Last year, Avon’s global sales were up a mere 1%, but in South Africa they were up almost 30%. So what’s the secret to the success of South Africa’s “Avon Ladies”?
“Everyone loves Avon,” says Nelli Siwe, trying to convince me above the sound of passing traffic in the heart of Soweto, South Africa’s most famous township.
She and her colleague have set up a tray of beauty products at a busy crossroads in the township, hoping to target Soweto’s less affluent residents.
Alongside them are women combing and braiding hair on a makeshift salon of plastic chairs, a mother sitting in the dirt with her baby on her back selling spinach from a cardboard box and a man selling cheap sunglasses.
Two out of every five women on the planet have bought something from Avon in the last year - and Siwe is one of thousands of black women rushing to make those sales. What’s the appeal?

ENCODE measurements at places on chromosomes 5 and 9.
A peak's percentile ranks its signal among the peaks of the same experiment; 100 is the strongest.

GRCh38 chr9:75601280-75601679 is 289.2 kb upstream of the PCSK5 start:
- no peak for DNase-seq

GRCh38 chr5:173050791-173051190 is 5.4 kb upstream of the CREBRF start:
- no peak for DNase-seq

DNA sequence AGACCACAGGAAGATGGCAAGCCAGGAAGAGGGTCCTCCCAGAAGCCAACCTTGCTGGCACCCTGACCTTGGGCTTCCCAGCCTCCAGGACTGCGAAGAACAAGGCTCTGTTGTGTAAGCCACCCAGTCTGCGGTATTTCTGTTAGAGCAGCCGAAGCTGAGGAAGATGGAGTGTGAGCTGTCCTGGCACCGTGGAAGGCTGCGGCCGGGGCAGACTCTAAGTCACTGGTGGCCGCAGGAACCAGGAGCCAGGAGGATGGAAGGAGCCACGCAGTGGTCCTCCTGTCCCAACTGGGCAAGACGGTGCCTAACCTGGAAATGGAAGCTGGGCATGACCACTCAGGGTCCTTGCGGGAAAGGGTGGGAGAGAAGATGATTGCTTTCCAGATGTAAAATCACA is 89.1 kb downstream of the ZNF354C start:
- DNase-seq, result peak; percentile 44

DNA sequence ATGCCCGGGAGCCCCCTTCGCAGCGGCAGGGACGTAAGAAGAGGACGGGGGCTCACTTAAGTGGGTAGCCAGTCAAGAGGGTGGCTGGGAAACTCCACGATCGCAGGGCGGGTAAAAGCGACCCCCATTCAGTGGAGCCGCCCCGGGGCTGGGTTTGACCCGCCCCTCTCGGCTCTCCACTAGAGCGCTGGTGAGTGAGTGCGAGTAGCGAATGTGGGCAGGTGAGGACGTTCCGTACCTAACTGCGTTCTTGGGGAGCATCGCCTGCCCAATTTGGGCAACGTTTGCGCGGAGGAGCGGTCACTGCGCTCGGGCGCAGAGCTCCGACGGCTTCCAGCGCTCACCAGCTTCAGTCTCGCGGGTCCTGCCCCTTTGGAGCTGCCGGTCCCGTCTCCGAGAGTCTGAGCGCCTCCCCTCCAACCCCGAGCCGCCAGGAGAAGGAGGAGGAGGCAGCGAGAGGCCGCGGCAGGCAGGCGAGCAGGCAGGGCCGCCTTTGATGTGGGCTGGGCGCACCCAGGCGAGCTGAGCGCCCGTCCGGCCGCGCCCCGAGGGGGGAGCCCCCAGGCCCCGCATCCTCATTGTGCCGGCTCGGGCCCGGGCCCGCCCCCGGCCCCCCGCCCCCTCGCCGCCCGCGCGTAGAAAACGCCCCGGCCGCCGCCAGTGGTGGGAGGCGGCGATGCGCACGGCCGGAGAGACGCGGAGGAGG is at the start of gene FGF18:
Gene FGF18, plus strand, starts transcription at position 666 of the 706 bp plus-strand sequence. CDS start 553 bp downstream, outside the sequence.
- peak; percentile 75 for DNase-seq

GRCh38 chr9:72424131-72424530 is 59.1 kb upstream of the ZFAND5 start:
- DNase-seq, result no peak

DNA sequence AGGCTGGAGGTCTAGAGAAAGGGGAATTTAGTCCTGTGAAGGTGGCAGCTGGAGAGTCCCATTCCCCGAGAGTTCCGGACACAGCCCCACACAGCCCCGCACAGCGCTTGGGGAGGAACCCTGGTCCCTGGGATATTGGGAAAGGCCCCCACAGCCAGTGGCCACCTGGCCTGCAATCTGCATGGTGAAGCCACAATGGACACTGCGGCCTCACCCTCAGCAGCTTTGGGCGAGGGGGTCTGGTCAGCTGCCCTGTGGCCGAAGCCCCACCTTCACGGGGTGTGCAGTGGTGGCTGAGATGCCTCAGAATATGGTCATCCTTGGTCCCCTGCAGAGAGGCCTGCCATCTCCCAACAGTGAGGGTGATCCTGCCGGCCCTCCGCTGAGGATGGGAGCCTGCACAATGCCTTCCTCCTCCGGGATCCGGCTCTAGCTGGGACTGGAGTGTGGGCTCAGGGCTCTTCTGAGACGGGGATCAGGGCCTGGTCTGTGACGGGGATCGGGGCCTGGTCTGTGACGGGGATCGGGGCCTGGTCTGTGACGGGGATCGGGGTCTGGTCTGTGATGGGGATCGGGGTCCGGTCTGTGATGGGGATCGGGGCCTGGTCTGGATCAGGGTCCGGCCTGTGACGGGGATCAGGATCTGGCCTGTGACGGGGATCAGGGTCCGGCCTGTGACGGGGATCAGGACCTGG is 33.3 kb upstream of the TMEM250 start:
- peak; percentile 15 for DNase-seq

When she is not studying forensic investigation at one of Johannesburg’s universities, Siwe is an Avon Lady.
Fighting crime and peddling body lotions may seem worlds apart. But selling Avon products enables Siwe to pay her tuition fees, rent and transport costs. And, she says, it enables her to be independent - she does not have to depend on a husband or family members for financial support.
“I am old enough to have money and, as a woman, I shouldn’t have to ask other people every time for money,” she says.
For 126 years since being founded in the US, Avon has marketed itself around the world, with great success, as a company for women.
In South Africa, the harsh legacy of apartheid’s racism and sexism endures and the country’s unemployment rate is one of the highest in the world.
One in four working-age people are unable to find a job and black women are often at the bottom of the economic pile.
So Avon’s allure is perhaps unsurprising. It offers women without formal qualifications, often single mothers who don’t receive maintenance, a stab at financial independence.